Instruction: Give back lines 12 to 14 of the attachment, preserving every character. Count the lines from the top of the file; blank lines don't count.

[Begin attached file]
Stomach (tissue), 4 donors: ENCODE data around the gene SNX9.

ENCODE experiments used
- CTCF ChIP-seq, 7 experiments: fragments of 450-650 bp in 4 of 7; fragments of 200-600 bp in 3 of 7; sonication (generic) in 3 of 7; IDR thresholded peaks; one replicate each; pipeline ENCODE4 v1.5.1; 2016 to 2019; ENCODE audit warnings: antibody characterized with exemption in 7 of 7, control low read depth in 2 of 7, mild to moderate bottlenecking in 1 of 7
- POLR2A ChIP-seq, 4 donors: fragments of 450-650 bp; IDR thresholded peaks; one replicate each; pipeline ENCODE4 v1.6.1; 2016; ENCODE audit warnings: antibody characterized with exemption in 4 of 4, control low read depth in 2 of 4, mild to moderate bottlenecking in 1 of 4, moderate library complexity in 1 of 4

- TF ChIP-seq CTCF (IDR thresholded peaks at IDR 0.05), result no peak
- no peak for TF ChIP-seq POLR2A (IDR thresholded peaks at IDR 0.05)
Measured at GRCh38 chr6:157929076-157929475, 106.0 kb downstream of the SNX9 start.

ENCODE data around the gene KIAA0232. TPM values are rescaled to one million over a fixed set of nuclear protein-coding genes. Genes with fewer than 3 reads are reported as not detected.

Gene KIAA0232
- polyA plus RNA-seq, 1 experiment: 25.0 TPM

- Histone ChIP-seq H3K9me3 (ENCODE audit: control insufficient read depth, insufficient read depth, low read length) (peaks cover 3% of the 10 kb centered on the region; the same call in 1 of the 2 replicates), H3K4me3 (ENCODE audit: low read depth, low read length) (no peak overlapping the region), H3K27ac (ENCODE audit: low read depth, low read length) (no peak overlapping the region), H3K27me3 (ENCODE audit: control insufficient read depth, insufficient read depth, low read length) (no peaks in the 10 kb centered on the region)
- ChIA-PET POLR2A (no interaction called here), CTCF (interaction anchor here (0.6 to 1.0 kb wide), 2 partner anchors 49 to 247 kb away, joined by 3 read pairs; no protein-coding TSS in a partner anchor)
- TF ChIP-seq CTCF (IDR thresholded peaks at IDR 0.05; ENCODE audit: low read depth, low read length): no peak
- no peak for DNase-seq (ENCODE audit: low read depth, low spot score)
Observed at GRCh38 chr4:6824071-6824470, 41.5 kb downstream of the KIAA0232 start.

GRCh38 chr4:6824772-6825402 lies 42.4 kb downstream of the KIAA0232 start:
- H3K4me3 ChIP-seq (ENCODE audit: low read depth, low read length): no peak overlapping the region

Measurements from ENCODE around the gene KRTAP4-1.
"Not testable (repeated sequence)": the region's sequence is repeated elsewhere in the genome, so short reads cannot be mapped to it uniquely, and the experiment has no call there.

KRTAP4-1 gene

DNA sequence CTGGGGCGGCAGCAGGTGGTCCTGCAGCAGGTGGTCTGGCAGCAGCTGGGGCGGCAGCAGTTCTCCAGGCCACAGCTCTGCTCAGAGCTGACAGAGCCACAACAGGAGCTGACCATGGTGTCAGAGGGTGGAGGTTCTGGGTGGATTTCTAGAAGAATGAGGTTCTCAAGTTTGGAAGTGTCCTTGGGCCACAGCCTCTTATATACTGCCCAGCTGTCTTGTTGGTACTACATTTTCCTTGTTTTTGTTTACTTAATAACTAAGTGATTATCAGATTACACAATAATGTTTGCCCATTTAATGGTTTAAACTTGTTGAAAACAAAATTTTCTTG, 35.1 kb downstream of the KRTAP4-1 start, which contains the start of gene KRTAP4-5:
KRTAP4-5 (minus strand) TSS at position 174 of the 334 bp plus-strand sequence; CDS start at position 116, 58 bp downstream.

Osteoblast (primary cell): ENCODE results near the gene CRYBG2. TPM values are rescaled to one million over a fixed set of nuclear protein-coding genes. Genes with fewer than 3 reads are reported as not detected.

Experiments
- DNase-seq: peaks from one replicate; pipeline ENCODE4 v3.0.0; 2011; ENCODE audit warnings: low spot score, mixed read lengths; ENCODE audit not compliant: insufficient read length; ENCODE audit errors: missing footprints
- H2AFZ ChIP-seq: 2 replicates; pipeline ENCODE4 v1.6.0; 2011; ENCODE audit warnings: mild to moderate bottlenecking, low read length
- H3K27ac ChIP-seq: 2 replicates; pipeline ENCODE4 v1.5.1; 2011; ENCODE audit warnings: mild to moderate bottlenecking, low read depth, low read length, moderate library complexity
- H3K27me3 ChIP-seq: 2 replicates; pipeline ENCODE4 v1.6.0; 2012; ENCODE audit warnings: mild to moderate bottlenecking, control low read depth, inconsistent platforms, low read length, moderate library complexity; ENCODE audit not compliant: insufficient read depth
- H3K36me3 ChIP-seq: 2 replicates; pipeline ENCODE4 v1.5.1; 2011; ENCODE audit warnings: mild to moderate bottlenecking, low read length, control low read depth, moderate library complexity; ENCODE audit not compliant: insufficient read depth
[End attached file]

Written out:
- ChIA-PET POLR2A (no interaction called here), CTCF (interaction anchor here (0.6 to 1.0 kb wide), 2 partner anchors 49 to 247 kb away, joined by 3 read pairs; no protein-coding TSS in a partner anchor)
- TF ChIP-seq CTCF (IDR thresholded peaks at IDR 0.05; ENCODE audit: low read depth, low read length): no peak
- no peak for DNase-seq (ENCODE audit: low read depth, low spot score)